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What to Expect During an Exit and Emergency Light Inspection

Posted on: September 20, 2015

Whether you manage a school in Tennessee or a commercial office building in Mississippi, it is important to prepare your building in case of an emergency. This includes making sure you have fire extinguishers, have an evacuation plan, and ensure exit and emergency lights will stay lit during a power failure.

Emergency exit lights are not only required by law for commercial buildings, but are important for the safety of your employees or guests. The National Fire Protection Association (NFPA) 101 Life Safety Code requires that all industrial emergency lighting and exit lighting devices be inspected monthly and tested annually. A regular emergency and exit light inspection will help ensure your building is prepared for an emergency and your customers or employees can seek an exit safely.

How Do Exit and Emergency Lights Work?

In an emergency, smoke could spread or the lights could fail, causing you to lose vision and have a hard time locating an exit. That’s where emergency and exit lights come in. Emergency exit lights have two sets of bulbs—one works through normal power and the other is powered by batteries. When the power fails, the battery kicks on to provide bright red lighting. In some large commercial buildings, instead of being powered by a battery, the lights are powered by a backup generator.

Because it is hard to tell if the backup power source is working, monthly inspections and annual testing must be done to assure your lights are working and everyone can exit the building safely no matter what.

Types of Inspections and Tests

Whether you are looking to complete your monthly inspection or your annual test, there are several items you can expect your inspector to explore during his or her visit.

Visual Inspection

A visual inspection should be conducted once a month to ensure your exit and emergency lights are working properly. During this test, a fire protection technician will:

  • Test integrity of lights and batteries through the test button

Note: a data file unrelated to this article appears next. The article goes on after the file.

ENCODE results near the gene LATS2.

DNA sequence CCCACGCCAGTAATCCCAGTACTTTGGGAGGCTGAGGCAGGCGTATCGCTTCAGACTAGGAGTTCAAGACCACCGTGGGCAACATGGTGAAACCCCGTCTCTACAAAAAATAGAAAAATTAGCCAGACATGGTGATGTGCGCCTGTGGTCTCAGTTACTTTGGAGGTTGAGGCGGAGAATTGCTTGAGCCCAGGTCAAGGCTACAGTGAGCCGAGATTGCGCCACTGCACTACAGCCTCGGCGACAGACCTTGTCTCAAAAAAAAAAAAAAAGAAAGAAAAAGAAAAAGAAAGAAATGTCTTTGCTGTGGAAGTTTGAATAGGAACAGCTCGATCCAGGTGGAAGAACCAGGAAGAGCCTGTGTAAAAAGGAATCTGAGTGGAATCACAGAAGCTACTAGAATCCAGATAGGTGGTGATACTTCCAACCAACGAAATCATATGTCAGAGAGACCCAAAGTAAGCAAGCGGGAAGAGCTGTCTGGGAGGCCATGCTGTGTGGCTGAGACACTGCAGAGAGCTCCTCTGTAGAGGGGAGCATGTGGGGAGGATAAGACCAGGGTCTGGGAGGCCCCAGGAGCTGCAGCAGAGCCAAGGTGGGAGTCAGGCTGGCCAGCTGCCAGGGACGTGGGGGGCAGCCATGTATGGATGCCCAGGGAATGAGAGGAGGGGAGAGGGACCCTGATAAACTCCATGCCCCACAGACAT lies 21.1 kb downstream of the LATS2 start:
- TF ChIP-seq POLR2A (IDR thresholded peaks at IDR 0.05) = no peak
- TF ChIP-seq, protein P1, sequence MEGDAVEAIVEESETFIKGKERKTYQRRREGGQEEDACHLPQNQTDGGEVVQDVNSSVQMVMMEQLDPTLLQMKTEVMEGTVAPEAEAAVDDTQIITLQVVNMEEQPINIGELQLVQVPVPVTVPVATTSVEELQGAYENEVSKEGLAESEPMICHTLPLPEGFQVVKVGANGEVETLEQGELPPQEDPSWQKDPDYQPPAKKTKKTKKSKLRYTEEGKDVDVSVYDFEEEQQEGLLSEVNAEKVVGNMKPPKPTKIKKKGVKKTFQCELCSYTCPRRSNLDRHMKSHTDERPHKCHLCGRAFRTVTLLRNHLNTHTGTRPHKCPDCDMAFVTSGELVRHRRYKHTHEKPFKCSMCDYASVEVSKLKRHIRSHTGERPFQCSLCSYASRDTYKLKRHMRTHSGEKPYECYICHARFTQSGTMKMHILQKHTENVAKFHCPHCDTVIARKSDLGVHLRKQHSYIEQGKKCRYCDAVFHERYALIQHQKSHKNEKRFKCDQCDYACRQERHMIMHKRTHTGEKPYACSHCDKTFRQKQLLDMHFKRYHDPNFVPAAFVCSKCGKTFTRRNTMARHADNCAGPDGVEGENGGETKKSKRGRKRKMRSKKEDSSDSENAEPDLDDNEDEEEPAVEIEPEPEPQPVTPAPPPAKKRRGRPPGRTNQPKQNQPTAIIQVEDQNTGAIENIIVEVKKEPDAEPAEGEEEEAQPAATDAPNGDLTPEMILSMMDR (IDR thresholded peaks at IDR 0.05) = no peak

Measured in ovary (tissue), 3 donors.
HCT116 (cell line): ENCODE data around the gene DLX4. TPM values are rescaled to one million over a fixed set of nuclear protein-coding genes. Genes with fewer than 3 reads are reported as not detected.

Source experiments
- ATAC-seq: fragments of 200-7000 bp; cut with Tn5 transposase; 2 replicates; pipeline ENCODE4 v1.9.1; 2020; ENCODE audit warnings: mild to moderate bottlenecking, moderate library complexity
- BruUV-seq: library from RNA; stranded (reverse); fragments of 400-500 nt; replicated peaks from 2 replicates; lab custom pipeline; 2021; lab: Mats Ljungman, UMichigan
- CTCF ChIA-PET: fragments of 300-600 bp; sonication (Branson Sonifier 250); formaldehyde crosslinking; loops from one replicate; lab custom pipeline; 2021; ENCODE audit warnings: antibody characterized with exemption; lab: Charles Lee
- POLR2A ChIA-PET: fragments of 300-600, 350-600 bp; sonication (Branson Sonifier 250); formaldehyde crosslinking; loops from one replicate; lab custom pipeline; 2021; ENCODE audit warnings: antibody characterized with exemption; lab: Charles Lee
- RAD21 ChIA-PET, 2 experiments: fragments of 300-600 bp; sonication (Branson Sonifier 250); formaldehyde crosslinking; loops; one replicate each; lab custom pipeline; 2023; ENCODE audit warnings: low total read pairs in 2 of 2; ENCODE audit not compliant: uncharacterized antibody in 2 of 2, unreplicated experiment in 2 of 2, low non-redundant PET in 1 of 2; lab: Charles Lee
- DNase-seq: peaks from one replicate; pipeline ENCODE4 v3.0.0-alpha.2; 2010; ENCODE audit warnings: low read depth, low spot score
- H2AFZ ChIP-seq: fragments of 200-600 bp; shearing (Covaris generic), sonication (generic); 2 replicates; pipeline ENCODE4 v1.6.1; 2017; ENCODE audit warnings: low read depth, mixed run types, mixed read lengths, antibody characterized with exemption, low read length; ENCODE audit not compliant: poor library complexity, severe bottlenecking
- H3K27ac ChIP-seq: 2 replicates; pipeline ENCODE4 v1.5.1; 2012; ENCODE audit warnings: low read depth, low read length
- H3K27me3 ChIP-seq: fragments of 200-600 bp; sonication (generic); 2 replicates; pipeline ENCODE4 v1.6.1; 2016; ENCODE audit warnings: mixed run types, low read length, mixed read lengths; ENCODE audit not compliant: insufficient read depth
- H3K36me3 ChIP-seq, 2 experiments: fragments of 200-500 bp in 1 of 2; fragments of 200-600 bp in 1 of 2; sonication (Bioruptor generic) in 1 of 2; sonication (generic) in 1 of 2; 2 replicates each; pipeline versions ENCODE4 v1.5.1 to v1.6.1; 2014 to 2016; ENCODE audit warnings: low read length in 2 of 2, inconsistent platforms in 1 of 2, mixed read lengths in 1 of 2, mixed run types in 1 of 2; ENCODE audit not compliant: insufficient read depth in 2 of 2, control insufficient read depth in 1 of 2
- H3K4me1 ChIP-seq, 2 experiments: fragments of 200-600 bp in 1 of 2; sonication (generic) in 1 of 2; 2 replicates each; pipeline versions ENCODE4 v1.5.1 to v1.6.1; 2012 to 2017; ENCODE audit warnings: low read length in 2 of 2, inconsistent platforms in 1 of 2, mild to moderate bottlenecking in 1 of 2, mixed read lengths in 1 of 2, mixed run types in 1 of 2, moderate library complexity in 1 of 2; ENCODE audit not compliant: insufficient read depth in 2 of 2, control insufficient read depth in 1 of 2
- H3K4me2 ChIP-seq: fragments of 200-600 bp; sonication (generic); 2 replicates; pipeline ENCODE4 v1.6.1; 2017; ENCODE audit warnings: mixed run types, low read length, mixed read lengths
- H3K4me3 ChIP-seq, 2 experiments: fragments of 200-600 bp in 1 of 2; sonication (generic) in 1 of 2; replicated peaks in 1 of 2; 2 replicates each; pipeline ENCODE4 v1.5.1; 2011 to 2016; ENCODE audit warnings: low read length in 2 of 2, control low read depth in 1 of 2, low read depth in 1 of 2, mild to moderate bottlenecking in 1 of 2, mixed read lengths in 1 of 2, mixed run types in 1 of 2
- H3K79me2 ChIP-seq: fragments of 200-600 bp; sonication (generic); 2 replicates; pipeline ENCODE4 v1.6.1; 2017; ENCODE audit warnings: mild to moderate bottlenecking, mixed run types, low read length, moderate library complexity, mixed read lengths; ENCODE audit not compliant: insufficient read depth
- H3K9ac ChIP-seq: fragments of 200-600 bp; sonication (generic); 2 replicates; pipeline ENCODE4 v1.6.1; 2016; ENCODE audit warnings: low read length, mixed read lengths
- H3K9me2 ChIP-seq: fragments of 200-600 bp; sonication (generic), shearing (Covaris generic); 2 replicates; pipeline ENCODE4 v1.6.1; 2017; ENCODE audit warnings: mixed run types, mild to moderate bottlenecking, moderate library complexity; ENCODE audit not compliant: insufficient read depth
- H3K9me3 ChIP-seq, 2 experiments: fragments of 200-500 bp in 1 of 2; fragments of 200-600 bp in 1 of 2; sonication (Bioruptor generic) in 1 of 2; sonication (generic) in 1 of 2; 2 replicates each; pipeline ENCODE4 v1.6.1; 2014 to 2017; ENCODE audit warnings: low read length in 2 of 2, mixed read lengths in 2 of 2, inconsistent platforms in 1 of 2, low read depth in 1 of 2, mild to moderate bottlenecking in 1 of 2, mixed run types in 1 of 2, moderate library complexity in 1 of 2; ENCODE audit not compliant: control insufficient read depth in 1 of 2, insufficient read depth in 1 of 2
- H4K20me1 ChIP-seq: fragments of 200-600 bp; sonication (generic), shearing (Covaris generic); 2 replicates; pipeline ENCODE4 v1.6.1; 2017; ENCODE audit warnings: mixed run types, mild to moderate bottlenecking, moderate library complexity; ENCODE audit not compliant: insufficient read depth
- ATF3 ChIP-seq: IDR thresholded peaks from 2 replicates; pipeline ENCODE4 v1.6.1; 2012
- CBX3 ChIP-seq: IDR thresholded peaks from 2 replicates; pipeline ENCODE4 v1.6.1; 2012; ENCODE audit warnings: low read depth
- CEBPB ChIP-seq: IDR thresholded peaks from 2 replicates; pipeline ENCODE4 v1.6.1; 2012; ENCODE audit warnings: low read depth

• Check for physical damage, including exposed wires or loose parts
  • Align the beam and tighten if necessary
  • Check AC electrical connection and charge lamps as needed

Discharge Test

During a discharge test, the inspector will discharge the battery life fully in a test situation and then observe if the batteries recharge fully once power is restored. The technician will also check the battery for any corrosion or damage, clean the unit and lens, and readjust the beam for proper placement. This test is also known as a 90-minute test.

Activation Test

During an activation test, the inspector observes that the emergency lights are properly working by interrupting the power supply. This is also known as a 30-second test.

Post Inspection Procedures

After an inspector properly inspects your lights, it is best to keep all records in a safe place. This can help you avoid legal or insurance issues in case of an emergency.

Schedule an Exit and Emergency Light Inspection

If you are looking for exit and emergency light inspection services, or would like emergency lighting installed in your building, contact State Systems for professional service. We proudly serve the Mid-South, including Tennessee, Arkansas and Mississippi.

To learn more about our services or to receive a quote, contact us today or call us at 866-308-5701.

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